Financial Inclusion in Action

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Fintechs for LMI segments – Tapping the untapped

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In our first blog in this series, we highlighted how the low- and middle-income (LMI) segments in India present immense opportunities for ecosystem players.  To read our report on the fintech landscape in India, click here   To know more about the Financial Inclusion Lab and to apply, click here These players may include fintechs,… Continue reading

Fintechs for LMI segments – Demystifying myths and delving into realities

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In our previous blog in this series, we presented recent trends in the fintech space in India. In that blog, we also defined the low- and middle-income (LMI) segments and examined the challenges that fintechs and investors face in catering to these segments.  To read our report on the fintech landscape in India, click here… Continue reading

Fintechs for LMI segments – What’s the intricate puzzle?

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In 2017, J.P.Morgan commissioned MicroSave and IIM Ahmedabad's Centre for Innovation Incubation and Entrepreneurship (CIIE) to undertake a study on the fintech  landscape in India. This comprehensive study focused on the low- and middle-income (LMI) segments in the country. The research team consulted over 60 stakeholders spread across various industries, institutions, leadership levels, and geographies.… Continue reading

Digital consumer credit: nano loans, macro problems

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Introduction Digital small and medium enterprise (SME) lending offers enormous potential to revolutionise access to credit for small businesses, which form the backbone of so many economies across the globe. With the digitisation of processes, SME businesses can be on-boarded, assessed, and receive a loan within 48 hours. Furthermore, since SME businesses leave much deeper… Continue reading

Mobile internet access – the next frontier for ‘Tech’

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The ‘tech’ revolution depends on internet access The tech revolution is being heavily promoted as the answer to many of the development challenges with which we have been struggling for so many years. These advanced tech solutions can potentially address pressing issues related to financial, agricultural, educational, health, and enterprise sectors, among others. The vast… Continue reading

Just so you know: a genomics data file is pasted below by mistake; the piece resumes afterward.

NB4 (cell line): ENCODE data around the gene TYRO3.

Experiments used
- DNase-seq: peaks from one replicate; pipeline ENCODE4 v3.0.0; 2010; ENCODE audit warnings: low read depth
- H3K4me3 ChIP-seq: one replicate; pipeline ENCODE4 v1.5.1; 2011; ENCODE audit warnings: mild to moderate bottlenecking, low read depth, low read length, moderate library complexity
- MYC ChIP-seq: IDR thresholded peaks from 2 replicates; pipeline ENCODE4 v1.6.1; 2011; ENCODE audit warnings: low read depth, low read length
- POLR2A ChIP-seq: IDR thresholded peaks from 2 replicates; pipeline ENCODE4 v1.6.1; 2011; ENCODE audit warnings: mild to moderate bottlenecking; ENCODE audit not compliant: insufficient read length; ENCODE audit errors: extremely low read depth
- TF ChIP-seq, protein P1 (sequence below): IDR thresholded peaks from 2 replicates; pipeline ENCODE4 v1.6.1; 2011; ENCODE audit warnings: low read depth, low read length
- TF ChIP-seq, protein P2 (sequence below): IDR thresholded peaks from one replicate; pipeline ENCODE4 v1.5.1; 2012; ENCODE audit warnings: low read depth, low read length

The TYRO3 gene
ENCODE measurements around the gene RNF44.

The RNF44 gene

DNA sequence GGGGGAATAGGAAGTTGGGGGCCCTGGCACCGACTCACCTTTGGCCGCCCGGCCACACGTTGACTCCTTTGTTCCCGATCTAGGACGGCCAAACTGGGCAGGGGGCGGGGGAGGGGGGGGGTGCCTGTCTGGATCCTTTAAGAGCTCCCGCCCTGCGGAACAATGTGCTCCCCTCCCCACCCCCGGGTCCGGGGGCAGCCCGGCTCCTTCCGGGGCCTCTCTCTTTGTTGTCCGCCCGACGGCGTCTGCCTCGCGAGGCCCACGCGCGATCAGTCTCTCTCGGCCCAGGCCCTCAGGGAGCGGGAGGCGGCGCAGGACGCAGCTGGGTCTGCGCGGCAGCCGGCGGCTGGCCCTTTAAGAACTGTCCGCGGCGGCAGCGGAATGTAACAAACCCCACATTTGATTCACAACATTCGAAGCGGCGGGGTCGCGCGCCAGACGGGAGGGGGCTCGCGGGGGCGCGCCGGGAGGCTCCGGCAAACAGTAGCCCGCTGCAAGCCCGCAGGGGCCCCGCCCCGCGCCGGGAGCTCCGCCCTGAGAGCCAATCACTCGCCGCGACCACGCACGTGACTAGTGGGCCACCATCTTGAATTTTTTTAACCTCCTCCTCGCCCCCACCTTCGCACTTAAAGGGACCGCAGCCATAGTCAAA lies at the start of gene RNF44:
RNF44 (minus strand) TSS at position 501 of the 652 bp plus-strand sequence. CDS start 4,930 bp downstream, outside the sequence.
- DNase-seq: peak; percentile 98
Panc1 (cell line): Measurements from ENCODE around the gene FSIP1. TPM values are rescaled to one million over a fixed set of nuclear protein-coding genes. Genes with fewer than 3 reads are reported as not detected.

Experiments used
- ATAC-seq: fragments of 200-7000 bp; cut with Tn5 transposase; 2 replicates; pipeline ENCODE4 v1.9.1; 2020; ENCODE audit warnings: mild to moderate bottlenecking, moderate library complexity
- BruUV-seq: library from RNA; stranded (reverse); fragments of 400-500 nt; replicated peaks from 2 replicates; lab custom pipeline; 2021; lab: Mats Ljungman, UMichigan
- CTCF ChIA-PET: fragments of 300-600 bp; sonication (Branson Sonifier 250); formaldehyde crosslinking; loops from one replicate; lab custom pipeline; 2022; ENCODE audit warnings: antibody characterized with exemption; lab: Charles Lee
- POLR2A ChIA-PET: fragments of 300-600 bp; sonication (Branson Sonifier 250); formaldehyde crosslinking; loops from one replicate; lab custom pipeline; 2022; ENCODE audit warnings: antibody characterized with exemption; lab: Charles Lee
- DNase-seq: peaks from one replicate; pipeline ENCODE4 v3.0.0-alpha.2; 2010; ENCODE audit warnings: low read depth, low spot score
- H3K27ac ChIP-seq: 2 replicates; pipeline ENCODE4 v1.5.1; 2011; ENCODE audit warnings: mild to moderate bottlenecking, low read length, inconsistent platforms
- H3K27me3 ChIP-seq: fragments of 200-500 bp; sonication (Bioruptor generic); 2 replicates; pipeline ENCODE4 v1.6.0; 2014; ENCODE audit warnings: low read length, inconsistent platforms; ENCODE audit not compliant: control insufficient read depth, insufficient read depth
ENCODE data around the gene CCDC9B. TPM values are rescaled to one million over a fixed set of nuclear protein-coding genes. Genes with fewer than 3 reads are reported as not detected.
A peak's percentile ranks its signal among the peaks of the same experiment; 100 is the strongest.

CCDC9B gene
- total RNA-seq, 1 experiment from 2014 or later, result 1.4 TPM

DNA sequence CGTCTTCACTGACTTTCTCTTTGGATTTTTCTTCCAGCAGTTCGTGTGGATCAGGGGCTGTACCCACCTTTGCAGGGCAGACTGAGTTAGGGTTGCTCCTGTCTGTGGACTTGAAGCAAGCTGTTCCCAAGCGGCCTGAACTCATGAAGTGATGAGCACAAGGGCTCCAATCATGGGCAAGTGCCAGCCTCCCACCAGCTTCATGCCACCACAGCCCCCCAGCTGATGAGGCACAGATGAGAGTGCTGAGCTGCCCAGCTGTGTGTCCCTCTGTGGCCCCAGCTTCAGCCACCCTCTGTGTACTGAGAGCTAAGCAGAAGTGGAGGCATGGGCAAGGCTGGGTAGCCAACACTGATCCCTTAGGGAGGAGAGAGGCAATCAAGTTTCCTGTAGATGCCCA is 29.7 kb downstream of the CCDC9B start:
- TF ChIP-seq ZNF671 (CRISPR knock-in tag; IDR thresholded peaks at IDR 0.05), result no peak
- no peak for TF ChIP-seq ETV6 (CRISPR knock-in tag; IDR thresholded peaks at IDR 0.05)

The white spaces of the digital divide: 3G+ haves and have-nots

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In previous blogs, we discussed the seven key drivers of digital exclusion in emerging markets. This one examines the implications of the observation that in most rural villages, the infrastructure to support fintech, agtech, healthtech or any other form of “tech” remains inadequate. This is because these ‘techs’ depend on users being able to access… Continue reading

Indonesia’s experiment with digitising food subsidy payments: The story so far

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Background of government-to-people (G2P) payments in Indonesia   Indonesia has embarked on an ambitious programme to digitise all social assistance payments in the country by 2019. In 2017, one of the largest social assistance programmes, Raskin, was digitised and moved to cash transfers. The new, cash-based programme has been renamed Bantuan Pangan Non Tunai (BPNT).… Continue reading

Lessons from the Digitisation of Government to Person (G2P) Programmes in India

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The Government of India spends about USD 71 billion every year on various G2P welfare programmes on food, fertiliser, fuel (liquefied petroleum gas (LPG) and kerosene), health, pensions, rural employment etc.    Direct Benefit Transfer (DBT) in G2P programmes is a major reform initiative launched by the Government of India on 1st January, 2013. Its… Continue reading

The Potential for Technology-backed Remittance Solutions in Malaysia

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Borhan is a Bangladeshi migrant employed at a bottling plant in the suburbs of Kuala Lumpur. He earns MYR 1,400 (~USD 334) each month. After covering his basic living expenses, Borhan is able to save MYR 750 (~USD 179) approximately. He remits this money to support his family back home in Dhaka. He uses informal… Continue reading

The Agent Profitability Conundrum in India – Time for Differentiated Agents?

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  Recent research from MicroSave suggests that although agents report their dissatisfaction as high, dormancy or dropouts are still relatively low at 20%. The low dormancy or dropouts are potentially due to the following factors:    1. Hope – agents believe that the national financial inclusion drive (PMJDY) will increase the volume of business;  2.… Continue reading